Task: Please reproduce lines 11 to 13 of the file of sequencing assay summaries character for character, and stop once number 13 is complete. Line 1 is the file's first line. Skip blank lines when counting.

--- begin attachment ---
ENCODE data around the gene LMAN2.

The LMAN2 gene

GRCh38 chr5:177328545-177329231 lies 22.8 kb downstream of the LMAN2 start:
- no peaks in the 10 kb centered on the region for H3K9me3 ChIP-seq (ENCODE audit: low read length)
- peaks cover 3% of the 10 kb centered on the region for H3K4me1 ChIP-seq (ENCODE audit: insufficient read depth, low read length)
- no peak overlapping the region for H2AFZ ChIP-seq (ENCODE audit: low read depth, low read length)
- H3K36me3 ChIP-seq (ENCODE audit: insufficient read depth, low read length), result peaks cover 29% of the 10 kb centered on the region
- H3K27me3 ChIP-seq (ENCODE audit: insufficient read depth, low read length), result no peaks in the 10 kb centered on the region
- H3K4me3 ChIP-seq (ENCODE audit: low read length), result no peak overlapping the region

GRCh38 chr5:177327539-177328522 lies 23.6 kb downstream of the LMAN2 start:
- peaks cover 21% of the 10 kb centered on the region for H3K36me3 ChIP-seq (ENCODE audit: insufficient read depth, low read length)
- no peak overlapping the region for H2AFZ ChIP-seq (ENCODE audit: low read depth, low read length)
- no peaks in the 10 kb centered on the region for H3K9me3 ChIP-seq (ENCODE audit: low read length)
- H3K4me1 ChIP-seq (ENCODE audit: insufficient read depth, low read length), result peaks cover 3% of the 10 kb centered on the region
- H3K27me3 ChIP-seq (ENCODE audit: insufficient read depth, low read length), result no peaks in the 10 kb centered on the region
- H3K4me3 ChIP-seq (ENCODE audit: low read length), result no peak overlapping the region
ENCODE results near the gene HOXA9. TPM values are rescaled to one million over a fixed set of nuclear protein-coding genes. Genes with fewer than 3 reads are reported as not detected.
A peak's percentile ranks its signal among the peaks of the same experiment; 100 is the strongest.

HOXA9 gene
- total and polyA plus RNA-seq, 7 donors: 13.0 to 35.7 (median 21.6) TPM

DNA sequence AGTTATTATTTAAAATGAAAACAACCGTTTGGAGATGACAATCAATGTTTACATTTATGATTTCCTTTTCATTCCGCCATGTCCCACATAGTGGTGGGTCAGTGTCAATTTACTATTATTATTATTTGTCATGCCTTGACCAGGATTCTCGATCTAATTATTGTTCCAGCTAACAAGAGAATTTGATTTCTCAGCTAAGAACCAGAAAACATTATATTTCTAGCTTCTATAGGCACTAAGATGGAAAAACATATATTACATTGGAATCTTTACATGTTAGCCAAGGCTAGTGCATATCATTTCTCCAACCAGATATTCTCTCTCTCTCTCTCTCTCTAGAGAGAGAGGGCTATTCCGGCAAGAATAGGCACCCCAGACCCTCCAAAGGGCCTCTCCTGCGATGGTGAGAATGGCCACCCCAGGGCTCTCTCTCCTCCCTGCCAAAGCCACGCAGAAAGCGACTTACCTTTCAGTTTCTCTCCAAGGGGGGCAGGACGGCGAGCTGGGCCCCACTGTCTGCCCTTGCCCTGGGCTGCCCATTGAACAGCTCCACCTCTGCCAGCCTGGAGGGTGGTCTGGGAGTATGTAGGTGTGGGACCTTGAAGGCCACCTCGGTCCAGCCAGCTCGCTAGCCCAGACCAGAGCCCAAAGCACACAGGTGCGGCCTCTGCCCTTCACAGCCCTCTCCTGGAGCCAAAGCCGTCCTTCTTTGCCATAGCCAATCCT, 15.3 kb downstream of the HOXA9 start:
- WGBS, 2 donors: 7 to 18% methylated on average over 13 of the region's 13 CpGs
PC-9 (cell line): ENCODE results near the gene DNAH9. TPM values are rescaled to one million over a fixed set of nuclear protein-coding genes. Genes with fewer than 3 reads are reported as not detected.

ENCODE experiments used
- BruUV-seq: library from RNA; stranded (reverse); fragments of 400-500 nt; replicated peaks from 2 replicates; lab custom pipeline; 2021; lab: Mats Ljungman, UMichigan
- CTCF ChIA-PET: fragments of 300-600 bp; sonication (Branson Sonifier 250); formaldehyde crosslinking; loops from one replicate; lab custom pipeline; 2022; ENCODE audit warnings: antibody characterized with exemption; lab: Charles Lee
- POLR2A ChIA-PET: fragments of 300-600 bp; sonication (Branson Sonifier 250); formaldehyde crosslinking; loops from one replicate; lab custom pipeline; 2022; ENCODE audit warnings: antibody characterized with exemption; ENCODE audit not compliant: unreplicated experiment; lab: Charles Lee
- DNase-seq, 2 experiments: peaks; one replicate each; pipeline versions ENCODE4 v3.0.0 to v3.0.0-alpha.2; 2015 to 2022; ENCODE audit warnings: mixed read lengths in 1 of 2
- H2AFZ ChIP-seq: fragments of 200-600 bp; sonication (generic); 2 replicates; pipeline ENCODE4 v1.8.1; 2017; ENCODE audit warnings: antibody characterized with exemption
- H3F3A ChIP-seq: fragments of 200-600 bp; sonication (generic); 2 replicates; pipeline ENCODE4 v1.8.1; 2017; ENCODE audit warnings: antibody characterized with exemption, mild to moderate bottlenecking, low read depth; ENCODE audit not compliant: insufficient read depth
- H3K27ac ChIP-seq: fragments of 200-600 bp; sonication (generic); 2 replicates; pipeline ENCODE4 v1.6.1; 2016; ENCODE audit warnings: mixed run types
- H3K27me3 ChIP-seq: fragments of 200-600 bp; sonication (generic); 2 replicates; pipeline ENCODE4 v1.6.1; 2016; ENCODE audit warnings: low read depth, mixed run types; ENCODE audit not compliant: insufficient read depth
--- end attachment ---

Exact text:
- peaks cover 21% of the 10 kb centered on the region for H3K36me3 ChIP-seq (ENCODE audit: insufficient read depth, low read length)
- no peak overlapping the region for H2AFZ ChIP-seq (ENCODE audit: low read depth, low read length)
- no peaks in the 10 kb centered on the region for H3K9me3 ChIP-seq (ENCODE audit: low read length)